# Identical particles: Why only two possibilities?

Given two identical particles, Wikipedia says that the wavefunction of a combined system where the first particle is in state $|n_1\rangle$ and the other one is in $|n_2\rangle$ is $|\psi\rangle=|n_1\rangle|n_2\rangle\pm |n_2\rangle|n_1\rangle$.

I assume that this is because you want $|\langle\psi|\psi\rangle|^2$ to be invariant under the exchange of particles. However, why not a more general $|\psi\rangle=|n_1\rangle|n_2\rangle + e^{i\phi}|n_2\rangle|n_1\rangle$?

There is a brief discussion on the fact that there are these exotic "anyons" that (I think) have these wavefunctions but why is it that bosons and fermions are the only common particles observed in nature? In other words, why are $\phi=0,\pi$ special?

In two words: scalar product $\langle \mathbf p_{1}, \mathbf p_{2}, ...| \mathbf k_{1}, \mathbf k_{2} , ...\rangle$ is invariant under simultaneous permutations $\mathbf p$ and $\mathbf k$ for different particles. For identical particles, however, there are in principle different topological ways which lead to a given configuration of states. These ways form classes, the full set of whose creates so-called homotopy group. By knowing homotopy group you can classify all possible statistics for your configuration.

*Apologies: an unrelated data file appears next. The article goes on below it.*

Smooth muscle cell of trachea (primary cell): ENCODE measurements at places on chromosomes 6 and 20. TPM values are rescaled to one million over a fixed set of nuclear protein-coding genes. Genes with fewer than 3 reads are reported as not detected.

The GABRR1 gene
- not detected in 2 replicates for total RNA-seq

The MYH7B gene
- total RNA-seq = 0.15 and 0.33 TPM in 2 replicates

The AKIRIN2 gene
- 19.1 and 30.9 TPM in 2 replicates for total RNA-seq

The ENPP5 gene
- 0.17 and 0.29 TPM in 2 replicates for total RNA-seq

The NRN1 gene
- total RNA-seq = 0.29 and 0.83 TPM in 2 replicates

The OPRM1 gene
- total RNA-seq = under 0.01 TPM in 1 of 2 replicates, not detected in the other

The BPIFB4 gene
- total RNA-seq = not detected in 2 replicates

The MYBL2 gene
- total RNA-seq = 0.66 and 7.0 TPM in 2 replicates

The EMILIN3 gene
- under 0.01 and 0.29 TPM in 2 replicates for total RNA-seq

For 3D space, first homotopy group of configuration space is permutations group. This group has two representations, symmetrical and antisymmetrical, who correspond to Bose and Fermi statistics. In summary, the only type of topological ways in 3D space are those who convert $\mathbf k_{1}, \mathbf k_{2}, ...$ into nontrivial permutations of $\mathbf p_{1}, p_{2}, ...$